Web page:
Q3K407 Medieval and Renaissance Literary Studies MA Postgraduate Taught 2015
Our taught MA pathway in Medieval and Renaissance Literary Studies offers choice, flexibility and the opportunity to specialise within this field. You can learn from the rich variety of research expertise in the Department and you also have the chance to concentrate on a particular area of literary study within the fields of medieval and Renaissance studies. Our commitment to research-led teaching means that students are able to explore the cutting edge of the discipline - from Old Norse to Renaissance humanism, from medieval manuscripts to critical theory. The Medieval and Renaissance Literary Studies pathway is especially strong in offering interdisciplinary modules taught in collaboration with specialists from other departments including History and Archaeology. We provide an intimate, dynamic and supportive environment for students of all backgrounds and nationalities.
Our programme offers up-to-date training in research methods and skills. You choose three modules, at least two of which are from within the pathway, and you will write a dissertation on a subject related to medieval and/or Renaissance studies.
An MA in Medieval and Renaissance Literary Studies is often the platform for further research at PhD level, as well as providing an excellent grounding for jobs in education, the arts and the media.
If you choose to take this named pathway, you will be expected to select at least two modules from those available within the pathway and to write your dissertation in an area related to it. Your third optional module may, if you wish, be chosen from the full list of modules on offer in the Department. Students may, with permission, take one module from other modules on offer in the Arts Faculty. All students must take the core Research Methods and Resources module and the dissertation.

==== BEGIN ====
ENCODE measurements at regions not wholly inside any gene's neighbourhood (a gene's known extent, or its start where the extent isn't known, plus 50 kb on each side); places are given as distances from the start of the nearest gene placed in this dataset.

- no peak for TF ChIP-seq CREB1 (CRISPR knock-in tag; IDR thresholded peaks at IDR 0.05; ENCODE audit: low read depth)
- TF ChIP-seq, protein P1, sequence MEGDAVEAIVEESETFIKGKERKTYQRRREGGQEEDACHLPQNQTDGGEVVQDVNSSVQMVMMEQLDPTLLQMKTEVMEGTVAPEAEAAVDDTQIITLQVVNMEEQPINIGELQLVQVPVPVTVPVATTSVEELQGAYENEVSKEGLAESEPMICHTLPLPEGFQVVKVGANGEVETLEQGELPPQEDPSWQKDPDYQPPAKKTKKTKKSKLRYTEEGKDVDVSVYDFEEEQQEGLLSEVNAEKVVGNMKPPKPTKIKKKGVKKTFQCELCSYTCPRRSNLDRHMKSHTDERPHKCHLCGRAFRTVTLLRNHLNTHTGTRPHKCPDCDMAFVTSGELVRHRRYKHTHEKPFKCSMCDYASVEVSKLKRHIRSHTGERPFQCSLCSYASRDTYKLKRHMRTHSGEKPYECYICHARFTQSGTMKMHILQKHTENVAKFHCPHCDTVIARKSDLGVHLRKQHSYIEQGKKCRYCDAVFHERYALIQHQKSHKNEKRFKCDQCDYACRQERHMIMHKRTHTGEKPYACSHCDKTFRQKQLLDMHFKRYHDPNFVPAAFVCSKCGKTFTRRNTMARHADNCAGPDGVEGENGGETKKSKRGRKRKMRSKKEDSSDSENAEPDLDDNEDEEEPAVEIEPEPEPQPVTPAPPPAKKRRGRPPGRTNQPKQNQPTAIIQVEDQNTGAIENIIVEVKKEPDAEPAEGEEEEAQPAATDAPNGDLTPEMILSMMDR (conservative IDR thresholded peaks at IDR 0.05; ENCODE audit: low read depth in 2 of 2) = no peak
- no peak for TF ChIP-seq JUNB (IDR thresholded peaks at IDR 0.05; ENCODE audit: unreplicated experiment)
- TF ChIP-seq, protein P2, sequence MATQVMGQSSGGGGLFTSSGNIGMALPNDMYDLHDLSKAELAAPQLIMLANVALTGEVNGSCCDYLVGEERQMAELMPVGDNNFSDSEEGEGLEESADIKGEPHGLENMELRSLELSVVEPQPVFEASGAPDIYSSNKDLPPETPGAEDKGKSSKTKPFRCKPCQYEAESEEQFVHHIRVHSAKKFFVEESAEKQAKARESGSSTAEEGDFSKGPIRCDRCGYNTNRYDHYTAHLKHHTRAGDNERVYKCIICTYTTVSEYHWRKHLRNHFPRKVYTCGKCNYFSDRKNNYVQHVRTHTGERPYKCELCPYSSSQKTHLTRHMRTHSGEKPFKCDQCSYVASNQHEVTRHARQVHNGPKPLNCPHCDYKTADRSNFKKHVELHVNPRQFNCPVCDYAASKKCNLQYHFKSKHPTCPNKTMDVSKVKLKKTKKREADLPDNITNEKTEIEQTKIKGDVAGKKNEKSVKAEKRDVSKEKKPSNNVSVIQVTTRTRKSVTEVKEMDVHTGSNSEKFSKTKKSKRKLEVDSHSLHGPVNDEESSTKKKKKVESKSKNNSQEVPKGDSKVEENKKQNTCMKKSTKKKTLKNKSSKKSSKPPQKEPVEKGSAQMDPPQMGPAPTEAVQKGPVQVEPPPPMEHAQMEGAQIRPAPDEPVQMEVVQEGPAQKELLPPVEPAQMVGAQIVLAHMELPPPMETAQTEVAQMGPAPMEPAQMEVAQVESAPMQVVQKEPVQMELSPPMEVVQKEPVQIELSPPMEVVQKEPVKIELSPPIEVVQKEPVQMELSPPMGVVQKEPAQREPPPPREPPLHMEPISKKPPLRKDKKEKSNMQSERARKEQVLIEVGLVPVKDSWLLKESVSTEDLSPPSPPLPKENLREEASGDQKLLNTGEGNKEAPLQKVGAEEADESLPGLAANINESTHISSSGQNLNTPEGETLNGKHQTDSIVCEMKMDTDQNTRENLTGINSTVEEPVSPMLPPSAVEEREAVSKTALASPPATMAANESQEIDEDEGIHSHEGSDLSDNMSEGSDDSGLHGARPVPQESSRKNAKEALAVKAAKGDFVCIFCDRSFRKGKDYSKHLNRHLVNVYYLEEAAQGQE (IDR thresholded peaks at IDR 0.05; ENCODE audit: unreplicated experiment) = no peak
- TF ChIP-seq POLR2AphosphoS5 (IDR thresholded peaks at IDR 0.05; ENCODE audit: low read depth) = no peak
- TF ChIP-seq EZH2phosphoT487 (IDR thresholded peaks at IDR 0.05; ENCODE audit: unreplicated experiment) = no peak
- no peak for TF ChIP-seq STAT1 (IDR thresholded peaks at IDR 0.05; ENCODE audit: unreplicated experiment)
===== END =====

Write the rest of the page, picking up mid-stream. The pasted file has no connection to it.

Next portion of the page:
- Research Methods and Resources
Typical modules might include:
- The Anglo-Saxon World, AD 400-1100
- Old Norse
- Warrior Poets in Heroic Societies
- The Anglo-Norman World
- Narrative Transformations: Medieval Romance to Renaissance Epic
- Middle English Manuscripts and Texts
- Issues in Medieval and Renaissance Studies
- Renaissance Tragedy
- Renaissance Humanism
- John Milton: Life, Works and Influence
- Old English
- Shakespeare in Context.
Modules are subject to staff availability and may alter.
Please use the 'additional comments' section of the application form to indicate your choice of modules.
Learning and Teaching